Capt's Longhouse said...

dear bessesdato,

,,,well done again !. You represented for all of us West M'sian to my S'wakian bro.& sis.
,,,am going back to Miri this weekend and its jazz times down there.

Akuromeo said...

Salam Sifu

nice to hear from u
and glad to hear ur
mission going well..
Tahniah from your anakmurid admirer

Sifu i take care your blog with
a fully hearted..

Welcome back Sifu

hahahaaa my sifu coming back and the retard crying

Legion™ said...

Congratulations Sir :)

FMZam said...


Your face is a constipated dog's and constipated dogs are not allowed in here. Your 7 years overseas study has not made you any good mumbling and grumbling here and there won't make you settle all your "hutang biasiswa kerajaan". You cannot even look after your own blog to have it closed down, now you have the guts to say you take care of Dato's blog? Why? Because a mongrel like you can never run a blog other than a blog only for DOGS! Hey that's a good idea man, why not open up a dog's blog and call it AKUROMEODOG?

samsaimon said...


Tahniah !
Somoga your grand-son and partner
' dirahmati dan diberkati Allah swt dan dimurahkan rezeki ', amin.

Capt. Kamal Sanusi said...

Salam Dato'


benadam said...

Congratulations Dato’. Insyaallah you are in line to be a great great grandfather. Not many of us can have that honour though.
I can share your feeling of initial discomfort because I too had the same experience when leading my nephew’s wedding last year at a longhouse in Kampung Tagumamal, in Kudat Sabah. Yes you are right about them living a life of continued subsistence. But sir, in the 21st C rather than “ this age and period of the 20th century…” as you’ve written.

FMZam said...

Dear Dato',

You'll be surprised to learn just how many cross marriage in the Malay families nowadays, the numbers not only shot up in the urban but in the rural Malays as well. You see one mixed couple now and before long you realised your clan multiplied into a multiethnic grandchildren come one Hari Raya, and they are all Malays, speak Malay, live Malay and some with strange first, middle or last names.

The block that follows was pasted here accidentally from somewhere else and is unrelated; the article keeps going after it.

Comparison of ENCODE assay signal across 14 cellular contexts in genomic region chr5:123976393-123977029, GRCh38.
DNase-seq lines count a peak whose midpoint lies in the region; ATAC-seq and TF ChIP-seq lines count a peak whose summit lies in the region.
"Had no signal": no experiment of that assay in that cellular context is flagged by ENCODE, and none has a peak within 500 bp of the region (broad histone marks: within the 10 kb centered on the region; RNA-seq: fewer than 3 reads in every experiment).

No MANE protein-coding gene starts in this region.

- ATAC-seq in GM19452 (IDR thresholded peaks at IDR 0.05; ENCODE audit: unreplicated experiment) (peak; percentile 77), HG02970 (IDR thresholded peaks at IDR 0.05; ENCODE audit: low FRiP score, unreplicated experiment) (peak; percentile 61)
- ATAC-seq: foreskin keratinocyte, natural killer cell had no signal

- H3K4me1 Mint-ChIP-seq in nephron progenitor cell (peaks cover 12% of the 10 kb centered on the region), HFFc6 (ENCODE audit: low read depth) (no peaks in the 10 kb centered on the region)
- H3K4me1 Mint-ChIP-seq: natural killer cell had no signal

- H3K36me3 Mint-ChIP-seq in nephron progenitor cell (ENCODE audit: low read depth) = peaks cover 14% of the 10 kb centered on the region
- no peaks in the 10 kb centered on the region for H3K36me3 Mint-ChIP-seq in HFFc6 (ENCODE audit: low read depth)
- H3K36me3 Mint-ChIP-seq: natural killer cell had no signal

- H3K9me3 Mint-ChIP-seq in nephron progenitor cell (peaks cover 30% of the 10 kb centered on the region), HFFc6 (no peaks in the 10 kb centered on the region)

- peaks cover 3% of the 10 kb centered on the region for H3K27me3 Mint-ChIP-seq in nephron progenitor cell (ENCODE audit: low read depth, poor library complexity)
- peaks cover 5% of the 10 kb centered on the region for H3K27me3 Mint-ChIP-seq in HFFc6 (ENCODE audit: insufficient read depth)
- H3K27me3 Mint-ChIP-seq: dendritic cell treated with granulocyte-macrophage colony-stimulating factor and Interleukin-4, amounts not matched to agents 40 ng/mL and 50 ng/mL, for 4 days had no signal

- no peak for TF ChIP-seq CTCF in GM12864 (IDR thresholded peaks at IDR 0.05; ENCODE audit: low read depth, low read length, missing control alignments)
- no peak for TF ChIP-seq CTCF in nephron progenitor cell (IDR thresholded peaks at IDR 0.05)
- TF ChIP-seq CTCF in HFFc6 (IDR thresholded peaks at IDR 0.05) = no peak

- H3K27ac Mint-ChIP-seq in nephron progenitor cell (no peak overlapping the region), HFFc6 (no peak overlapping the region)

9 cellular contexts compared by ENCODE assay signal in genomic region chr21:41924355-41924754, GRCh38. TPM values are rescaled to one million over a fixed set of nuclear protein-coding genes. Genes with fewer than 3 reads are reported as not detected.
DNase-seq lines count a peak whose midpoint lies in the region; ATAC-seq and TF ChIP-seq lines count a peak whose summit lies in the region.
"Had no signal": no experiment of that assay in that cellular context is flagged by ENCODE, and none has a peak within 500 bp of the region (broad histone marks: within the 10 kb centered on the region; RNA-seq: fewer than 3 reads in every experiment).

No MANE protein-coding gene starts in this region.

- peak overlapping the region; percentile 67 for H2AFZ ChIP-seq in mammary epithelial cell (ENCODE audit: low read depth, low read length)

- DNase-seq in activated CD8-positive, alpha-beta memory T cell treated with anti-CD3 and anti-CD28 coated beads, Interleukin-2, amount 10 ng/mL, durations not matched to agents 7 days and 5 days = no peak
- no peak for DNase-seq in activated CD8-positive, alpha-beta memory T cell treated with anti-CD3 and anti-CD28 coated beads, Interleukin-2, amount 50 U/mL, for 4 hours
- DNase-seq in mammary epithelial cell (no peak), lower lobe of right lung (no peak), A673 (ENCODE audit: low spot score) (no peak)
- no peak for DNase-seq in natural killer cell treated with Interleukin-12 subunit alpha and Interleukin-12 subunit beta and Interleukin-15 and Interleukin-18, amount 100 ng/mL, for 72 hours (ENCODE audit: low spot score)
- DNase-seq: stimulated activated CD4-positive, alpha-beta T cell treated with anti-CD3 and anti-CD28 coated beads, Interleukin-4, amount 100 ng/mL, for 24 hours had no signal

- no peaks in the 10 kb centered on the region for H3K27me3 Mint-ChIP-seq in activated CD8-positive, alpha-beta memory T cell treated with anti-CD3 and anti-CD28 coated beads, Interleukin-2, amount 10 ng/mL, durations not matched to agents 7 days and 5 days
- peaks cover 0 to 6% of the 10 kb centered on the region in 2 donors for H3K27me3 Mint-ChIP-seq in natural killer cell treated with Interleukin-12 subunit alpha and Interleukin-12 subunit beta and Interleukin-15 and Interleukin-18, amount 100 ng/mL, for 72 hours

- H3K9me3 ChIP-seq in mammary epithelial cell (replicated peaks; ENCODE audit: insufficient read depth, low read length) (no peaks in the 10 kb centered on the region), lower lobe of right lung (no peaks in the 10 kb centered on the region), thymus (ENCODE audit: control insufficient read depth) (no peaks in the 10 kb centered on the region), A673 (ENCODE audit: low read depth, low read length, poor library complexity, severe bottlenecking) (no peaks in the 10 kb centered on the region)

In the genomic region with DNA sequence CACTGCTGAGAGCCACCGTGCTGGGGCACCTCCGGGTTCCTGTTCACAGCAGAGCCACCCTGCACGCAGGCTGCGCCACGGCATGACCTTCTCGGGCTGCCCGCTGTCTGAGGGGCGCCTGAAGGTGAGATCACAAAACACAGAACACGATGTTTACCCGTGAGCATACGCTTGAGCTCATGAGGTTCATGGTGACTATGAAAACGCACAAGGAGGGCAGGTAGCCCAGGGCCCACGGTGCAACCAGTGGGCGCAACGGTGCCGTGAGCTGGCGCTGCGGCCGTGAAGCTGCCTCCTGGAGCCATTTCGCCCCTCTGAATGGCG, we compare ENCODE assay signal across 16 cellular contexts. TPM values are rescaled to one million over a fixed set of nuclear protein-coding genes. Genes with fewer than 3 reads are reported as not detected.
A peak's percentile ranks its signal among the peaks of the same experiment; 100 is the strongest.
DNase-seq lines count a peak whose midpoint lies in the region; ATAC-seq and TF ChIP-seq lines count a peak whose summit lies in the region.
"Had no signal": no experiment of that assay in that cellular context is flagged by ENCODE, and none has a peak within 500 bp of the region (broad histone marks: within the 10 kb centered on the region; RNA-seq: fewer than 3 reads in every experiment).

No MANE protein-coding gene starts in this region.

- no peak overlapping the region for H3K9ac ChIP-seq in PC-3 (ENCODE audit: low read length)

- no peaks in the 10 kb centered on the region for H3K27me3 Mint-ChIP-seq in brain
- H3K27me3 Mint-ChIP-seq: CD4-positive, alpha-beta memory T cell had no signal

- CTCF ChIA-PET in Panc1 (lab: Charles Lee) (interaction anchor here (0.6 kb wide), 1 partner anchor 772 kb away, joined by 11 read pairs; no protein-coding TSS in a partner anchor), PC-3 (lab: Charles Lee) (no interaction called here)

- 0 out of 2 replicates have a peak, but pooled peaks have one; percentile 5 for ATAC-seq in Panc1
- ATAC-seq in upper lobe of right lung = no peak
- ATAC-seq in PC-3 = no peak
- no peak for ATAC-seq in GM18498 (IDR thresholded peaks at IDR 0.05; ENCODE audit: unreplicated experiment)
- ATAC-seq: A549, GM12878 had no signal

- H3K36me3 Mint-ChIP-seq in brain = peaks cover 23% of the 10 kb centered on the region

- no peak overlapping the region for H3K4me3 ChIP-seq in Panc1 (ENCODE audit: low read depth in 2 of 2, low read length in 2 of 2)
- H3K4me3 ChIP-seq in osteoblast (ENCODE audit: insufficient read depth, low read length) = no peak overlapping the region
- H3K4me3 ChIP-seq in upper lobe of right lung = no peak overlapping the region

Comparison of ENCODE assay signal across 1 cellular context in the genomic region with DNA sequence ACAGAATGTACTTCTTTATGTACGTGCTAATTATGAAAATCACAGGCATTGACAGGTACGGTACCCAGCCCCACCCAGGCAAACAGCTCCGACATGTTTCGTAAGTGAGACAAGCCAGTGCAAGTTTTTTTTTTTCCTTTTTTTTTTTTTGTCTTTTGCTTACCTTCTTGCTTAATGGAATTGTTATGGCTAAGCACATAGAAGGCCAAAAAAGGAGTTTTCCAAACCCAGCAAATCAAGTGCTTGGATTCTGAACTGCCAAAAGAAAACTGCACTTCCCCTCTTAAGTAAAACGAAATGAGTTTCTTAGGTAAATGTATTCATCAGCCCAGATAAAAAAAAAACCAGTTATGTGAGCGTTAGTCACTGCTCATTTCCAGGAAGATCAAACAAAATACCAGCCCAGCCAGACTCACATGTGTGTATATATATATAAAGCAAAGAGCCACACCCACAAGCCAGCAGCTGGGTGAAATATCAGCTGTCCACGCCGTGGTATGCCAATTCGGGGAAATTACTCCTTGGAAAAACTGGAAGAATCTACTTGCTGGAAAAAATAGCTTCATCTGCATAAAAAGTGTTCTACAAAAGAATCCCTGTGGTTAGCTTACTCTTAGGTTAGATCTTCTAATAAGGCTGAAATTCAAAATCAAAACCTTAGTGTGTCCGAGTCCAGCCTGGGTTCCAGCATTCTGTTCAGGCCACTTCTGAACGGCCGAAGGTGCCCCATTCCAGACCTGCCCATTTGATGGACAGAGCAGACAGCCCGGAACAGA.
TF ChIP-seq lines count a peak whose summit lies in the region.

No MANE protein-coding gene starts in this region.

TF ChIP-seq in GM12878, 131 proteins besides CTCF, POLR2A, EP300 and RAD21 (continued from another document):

But while we shout for one race called Malaysian, some loud mouth politicians who shouted for Malay First must have missed the point that the unMalay names of the cross marriage Malays and their cross bred siblings are the clear indicator of the people's aspiration for a race called Malaysian.

WIRA said...

In the 9 yrs that I served in Sabah and Sarawak, I have yet to meet finer and more hospitable people than the Bidayuh. Congratulations to you and Datin for your new granddaughter.
Tapi kalau ngirup sikit-sikit apa salahnya!!
Dulu masa muda tak complainpun!!!

Mej (B) Nor Ibrahim Bin Sulaiman said...

Dear Dato',


Nochan said...

Dear Pak Chat

I once served in Serian being the first Malaysian Troops in Sarawak in 1963. The Tac Hq then was co-located with the Police Station. I remember visiting up to Tebedu with Kg Pichin along the way on a dirt track with the Malaysian Engineers busy improvig. Then to Balai Ringin where a company HQ was located in Pike Huts.
However, I never knew the village that you went for the pre marriage reception of your grandson.
As for marriage with the locals there, I feel my Battalion Mechanic (Javanese Origin) could claim to the first to get married there to a girl (of Javanese origin) just across the Serian river (along the main road beside the bridge). I attended the wedding reception just before the Battalion completed its tour of duty.
About 5 years ago, I paid a visit to Serian with my whole family. I could not recognize any prominent features at all except the Police Station. Development had destroyed any memory of the town that was my first tour of Sarawak. I visited the Police Station where the personnel there then were looking suspicious of me initially. I broke the ice when I introduced myself & explained the nature of my visit including telling them how the place looked like with the Military co located within the perimeter and overflowing outside.
The policemen & women who crowded around admitted that their parents did not even know each other yet at that time.
Any, congratulations on your cucu’s marriage. My eldest cucu is only 15. Still a long way to go.
Kind and warm regards to your whole family